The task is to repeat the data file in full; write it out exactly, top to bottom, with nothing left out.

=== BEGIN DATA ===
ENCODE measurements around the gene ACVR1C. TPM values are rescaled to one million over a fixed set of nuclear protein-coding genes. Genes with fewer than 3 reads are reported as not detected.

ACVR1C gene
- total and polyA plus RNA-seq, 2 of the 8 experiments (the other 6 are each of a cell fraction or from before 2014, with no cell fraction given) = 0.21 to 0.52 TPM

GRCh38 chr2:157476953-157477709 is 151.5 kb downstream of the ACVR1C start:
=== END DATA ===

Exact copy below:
ENCODE measurements around the gene ACVR1C. TPM values are rescaled to one million over a fixed set of nuclear protein-coding genes. Genes with fewer than 3 reads are reported as not detected.

ACVR1C gene
- total and polyA plus RNA-seq, 2 of the 8 experiments (the other 6 are each of a cell fraction or from before 2014, with no cell fraction given) = 0.21 to 0.52 TPM

GRCh38 chr2:157476953-157477709 is 151.5 kb downstream of the ACVR1C start: